PCD tools Staying sharp with EDG: This is how PCD tools can be efficiently machined

Editor: Alexander Stark

Germany — The more difficult a material is to machine, the more robust, the tools for machining them have to be. However, the production and sharpening of hard tools, such as PCD tools, requires specially tailored machines. Anca has therefore developed an EDG machine suitable for this task.

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The special feature of the innovative EDG technology is the combination of electrical discharge machining and mechanical grinding.
The special feature of the innovative EDG technology is the combination of electrical discharge machining and mechanical grinding.
(Source: Anca)

When machining difficult-to-machine materials, the tools must withstand high wear. PCD tools provide the required results and tool life. With its latest technology, machine manufacturer Anca claims to be setting new standards in the production and sharpening of PCD tools: The EDG (Electro Discharge Grinding) machine enables high-performance and cost-effective processes. Thanks to the newly developed SparX erosion generator, cycle times are reduced by up to 50 percent.

Machines for the production of cutting tools are almost a dime a dozen. Every manufacturer does its best to provide customers with state-of-the-art and efficient production. Traditional companies, such as the Australian manufacturer Anca, score particularly well with their in-depth knowledge gained from decades of development in this field. The CNC grinding machines have been established on the market for over 40 years. The company is currently presenting the latest EDG (Electro Discharge Grinding) technology with the Motion SparX erosion generator for state-of-the-art and flexible production of PCD, carbide and HSS tools.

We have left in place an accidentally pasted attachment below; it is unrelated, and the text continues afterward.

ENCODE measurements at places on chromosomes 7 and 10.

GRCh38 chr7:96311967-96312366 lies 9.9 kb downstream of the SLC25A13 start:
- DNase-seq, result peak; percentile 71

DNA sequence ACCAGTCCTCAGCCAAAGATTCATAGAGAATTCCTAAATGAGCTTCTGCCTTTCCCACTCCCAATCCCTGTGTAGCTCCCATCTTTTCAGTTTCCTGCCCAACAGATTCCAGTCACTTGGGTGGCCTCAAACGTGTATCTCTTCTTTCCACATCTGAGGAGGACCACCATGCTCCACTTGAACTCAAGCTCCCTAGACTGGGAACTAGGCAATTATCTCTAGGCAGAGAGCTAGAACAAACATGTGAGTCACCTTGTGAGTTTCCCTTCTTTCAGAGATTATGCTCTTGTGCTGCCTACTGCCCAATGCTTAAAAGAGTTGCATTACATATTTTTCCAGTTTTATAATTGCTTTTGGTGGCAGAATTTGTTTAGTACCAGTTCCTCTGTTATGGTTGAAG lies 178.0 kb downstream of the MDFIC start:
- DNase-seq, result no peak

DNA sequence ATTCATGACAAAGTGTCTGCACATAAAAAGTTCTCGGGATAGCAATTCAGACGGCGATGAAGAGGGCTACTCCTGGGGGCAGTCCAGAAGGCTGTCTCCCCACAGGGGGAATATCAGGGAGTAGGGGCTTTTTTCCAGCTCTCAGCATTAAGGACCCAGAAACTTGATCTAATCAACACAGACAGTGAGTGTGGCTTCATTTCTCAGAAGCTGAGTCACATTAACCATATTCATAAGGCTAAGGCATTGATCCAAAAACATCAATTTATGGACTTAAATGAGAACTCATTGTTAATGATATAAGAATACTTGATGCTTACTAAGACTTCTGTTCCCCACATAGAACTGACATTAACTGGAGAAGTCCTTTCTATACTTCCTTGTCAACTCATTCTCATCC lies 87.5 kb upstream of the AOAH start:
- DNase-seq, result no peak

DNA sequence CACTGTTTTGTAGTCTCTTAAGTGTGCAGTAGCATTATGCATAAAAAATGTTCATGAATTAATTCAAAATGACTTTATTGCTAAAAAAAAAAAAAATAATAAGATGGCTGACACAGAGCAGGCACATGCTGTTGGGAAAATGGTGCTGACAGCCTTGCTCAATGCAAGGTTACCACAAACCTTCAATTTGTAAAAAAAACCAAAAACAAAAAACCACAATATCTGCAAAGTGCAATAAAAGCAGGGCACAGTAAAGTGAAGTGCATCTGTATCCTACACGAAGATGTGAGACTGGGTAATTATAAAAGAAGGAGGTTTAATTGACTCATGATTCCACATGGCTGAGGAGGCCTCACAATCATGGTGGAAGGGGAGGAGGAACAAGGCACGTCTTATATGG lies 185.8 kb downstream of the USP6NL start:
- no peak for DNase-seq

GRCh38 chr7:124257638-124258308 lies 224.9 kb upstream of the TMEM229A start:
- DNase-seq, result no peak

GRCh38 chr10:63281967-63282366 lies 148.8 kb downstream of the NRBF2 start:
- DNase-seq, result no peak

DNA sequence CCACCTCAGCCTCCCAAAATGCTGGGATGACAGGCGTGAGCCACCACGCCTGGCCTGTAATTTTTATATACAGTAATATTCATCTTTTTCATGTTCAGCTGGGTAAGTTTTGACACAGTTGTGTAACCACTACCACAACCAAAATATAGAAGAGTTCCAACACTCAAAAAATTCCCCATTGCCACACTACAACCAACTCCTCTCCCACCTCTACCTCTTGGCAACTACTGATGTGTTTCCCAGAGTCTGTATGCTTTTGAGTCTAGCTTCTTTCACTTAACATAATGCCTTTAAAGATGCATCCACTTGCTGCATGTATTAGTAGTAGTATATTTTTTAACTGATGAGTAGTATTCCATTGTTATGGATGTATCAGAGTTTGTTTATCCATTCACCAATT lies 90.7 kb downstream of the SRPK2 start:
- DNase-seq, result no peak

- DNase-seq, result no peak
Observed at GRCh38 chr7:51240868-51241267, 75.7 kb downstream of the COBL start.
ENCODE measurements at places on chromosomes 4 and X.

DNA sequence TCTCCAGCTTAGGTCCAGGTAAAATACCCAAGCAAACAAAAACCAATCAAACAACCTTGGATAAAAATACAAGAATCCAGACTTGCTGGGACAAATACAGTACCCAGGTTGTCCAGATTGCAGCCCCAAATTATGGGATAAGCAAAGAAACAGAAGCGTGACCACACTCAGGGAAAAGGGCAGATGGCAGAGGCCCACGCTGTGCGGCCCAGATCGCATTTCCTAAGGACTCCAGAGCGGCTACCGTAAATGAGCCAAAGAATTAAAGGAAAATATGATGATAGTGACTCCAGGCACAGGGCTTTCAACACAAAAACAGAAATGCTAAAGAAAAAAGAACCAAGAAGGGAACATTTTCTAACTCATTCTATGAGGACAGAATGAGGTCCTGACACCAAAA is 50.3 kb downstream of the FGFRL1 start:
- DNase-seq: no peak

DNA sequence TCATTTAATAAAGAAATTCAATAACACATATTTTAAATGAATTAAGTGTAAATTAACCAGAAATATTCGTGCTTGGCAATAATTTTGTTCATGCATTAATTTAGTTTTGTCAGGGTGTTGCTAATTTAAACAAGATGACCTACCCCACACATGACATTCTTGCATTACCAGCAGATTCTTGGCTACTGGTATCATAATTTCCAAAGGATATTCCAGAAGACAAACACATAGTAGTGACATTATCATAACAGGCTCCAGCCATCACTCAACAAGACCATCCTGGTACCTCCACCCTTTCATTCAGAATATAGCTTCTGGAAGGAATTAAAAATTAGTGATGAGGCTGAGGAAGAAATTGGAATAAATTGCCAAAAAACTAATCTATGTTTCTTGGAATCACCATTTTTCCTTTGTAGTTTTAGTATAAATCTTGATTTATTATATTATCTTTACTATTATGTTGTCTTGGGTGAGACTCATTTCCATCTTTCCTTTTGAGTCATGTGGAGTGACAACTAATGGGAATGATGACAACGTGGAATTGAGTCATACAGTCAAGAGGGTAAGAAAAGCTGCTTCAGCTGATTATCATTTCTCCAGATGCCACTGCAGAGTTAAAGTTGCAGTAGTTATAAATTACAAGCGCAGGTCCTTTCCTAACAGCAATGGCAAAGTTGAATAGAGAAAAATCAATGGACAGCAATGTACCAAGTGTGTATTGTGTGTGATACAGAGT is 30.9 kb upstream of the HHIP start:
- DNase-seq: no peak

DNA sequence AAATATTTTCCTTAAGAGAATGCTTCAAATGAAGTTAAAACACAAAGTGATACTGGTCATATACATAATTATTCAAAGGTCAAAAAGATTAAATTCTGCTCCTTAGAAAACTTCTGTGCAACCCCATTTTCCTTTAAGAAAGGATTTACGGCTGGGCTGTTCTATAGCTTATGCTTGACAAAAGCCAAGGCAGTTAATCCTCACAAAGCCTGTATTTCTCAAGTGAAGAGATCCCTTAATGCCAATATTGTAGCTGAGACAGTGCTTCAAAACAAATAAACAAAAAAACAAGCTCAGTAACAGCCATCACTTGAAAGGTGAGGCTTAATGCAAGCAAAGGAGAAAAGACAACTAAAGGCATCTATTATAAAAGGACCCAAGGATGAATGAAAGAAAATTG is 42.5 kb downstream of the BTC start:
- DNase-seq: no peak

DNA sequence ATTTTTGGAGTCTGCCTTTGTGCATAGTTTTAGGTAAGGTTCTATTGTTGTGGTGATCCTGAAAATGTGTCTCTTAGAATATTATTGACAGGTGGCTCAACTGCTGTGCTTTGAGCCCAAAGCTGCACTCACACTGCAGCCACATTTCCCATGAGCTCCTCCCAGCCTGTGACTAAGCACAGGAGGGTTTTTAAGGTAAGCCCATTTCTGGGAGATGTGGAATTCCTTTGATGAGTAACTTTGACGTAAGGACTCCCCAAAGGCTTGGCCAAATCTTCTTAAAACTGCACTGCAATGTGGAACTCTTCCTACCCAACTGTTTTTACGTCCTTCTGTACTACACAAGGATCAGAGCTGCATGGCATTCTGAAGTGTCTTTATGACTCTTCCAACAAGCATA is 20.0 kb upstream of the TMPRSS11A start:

During the EDM process, maintaining the optimum spark erosion gap is fundamental to ensuring a highly effective process

Heinrich Stumpf

Several years ago, ANCA co-founder Pat Boland developed the modern EDG (electrical discharge grinding) erosion process. What makes it work? The combination of electrical discharge machining and mechanical grinding. The stationary electrode used in electrical discharge machining (EDM) has been replaced by a rotating electrode, so that the material is removed by the electrical charge. This allows hard and brittle materials that are electrically conductive to be machined efficiently and safely.

Heinrich Stumpf, Customer Solutions Manager at ANCA Europe. Together with an expert team of application engineers, he implements all technical requests of customers throughout Europe and supports them with technical questions.
Heinrich Stumpf, Customer Solutions Manager at ANCA Europe. Together with an expert team of application engineers, he implements all technical requests of customers throughout Europe and supports them with technical questions.
(Source: Foto Thome/ Anca)